Guyaneae Amerindians are calling for the return of their firearms or become licensed.
The Amerindian People’s Association has noted that the resident of Paruima Village, Region 7 are calling for their fire arms which were seized by the Ministry of Public Security, to be returned to them.
Several years ago, Minister of Public Security, Khemraj Ramjattan, announced an amnesty period for person who carry unlicensed firearm to relinquish same or face the full force of the law.
The Amerindain communities were mostly affected by this exercise. As they were promised by the Minister that the necessary steps to make their weapon of livelihood legal if they turn their guns in.
The Minister was quoted as saying, “It had to happen, those guns were illegal,” he was referring to the guns used by the Amerindians to hunt and fish for a daily bread.
Ramjattan told the media back in 2016 that the licensing for Amerindian who have guns will be fast-tracked through a partnership with the Ministry of Indigenous People’s Affairs and he noted that the licensing process will be followed expeditiously from February 2016.
The APA noted that residents from the Paruima Village are complaining about the lack of their firearm which they rely heavily on farming for food and development.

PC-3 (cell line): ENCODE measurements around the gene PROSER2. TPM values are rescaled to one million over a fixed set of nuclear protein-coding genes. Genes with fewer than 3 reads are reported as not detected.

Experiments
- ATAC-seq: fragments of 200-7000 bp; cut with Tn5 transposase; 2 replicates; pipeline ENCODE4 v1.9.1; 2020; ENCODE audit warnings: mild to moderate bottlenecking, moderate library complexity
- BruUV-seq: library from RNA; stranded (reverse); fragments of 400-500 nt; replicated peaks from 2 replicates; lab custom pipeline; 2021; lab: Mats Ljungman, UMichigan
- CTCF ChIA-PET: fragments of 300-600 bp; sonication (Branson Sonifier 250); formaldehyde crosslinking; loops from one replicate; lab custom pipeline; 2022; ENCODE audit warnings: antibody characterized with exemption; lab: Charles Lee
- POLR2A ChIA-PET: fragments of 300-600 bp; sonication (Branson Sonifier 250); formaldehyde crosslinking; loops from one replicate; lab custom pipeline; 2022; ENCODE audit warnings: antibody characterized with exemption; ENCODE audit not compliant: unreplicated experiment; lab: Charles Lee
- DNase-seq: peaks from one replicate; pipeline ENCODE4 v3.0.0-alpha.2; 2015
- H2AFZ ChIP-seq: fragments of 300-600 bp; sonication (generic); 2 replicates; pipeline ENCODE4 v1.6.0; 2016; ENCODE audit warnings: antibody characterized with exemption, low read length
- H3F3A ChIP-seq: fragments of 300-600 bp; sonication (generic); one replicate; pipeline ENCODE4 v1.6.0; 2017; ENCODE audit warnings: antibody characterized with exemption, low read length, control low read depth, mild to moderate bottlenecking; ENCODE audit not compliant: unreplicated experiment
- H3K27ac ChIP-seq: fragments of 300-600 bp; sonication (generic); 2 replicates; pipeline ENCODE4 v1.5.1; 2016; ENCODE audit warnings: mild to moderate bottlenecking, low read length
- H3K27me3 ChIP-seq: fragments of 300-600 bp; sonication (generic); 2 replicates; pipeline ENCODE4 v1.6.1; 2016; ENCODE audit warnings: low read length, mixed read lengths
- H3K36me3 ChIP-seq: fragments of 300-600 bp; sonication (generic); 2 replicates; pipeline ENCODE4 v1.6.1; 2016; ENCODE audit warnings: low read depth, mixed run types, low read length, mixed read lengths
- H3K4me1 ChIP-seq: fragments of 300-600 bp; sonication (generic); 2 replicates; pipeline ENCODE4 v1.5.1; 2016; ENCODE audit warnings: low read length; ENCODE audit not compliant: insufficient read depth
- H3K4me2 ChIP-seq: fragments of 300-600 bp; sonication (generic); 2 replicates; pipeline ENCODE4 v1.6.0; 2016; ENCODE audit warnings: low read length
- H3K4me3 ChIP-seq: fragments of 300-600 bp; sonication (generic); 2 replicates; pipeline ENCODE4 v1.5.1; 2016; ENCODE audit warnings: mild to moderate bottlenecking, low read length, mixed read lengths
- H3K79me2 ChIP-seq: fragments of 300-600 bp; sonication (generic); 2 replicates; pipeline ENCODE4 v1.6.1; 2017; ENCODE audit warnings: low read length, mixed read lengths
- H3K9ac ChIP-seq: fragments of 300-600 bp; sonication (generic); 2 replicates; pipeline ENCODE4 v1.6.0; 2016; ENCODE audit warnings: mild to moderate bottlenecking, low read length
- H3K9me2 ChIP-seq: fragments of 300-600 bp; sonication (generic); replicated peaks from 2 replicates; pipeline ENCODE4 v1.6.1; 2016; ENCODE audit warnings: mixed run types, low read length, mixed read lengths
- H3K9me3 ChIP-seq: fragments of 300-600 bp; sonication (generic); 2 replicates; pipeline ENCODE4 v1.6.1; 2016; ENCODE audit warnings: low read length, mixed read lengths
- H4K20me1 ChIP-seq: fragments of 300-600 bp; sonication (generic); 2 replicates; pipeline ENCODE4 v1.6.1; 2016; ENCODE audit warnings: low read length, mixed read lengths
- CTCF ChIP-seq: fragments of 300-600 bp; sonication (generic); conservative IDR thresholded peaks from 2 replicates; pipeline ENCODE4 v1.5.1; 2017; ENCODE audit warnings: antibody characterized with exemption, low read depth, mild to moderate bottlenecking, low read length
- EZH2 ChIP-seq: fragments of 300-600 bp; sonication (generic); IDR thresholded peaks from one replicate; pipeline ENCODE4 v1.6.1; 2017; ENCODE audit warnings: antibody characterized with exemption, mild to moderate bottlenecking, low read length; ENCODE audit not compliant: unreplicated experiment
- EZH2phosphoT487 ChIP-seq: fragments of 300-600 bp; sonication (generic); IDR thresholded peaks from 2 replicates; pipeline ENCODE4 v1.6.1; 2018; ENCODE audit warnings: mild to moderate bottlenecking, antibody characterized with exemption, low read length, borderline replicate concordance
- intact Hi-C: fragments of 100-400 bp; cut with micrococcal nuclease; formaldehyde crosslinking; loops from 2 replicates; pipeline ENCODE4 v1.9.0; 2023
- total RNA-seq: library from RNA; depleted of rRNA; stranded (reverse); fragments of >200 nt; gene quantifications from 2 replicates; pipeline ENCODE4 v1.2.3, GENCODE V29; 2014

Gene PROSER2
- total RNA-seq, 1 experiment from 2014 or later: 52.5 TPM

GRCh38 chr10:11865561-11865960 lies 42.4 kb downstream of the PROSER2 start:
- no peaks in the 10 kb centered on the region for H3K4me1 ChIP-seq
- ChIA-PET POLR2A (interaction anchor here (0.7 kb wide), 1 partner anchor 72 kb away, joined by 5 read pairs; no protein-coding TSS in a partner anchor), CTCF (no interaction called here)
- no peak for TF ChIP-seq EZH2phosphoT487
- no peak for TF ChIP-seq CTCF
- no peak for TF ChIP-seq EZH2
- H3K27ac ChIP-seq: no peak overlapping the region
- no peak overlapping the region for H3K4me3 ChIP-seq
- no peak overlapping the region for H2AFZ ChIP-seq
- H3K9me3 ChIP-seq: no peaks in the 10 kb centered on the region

The residents of the village noted that the Government of Guyana began the Firearm Amnesty programme which gave persons in possession of unlicensed firearms, the opportunity to forfeit them without legal repercussions, the residents noted that it was promised to them that those who adhered to the amnesty programme would have their firearms returned with the necessary licensing, however this is not the case.
The residents stressed that “it has been over two years since the end of the programme and the residents of Paruima are still waiting for their firearms to be returned.”
This situation has posed difficulties for how they support themselves now, their farmlands are now being raided by wild hogs (as well as other animals) which have led to depletions in their food supplies. Without their firearms, Paruima farmers cannot protect their crops against destruction, the APA said.
Given their circumstances, the residents are appealing for assistance from the government to address their firearms licensing and food shortages.
The people of Paruima do not use their firearms for warfare, gangs or crime. They use them as tools to support their lives and their families, the organization noted, the APA said.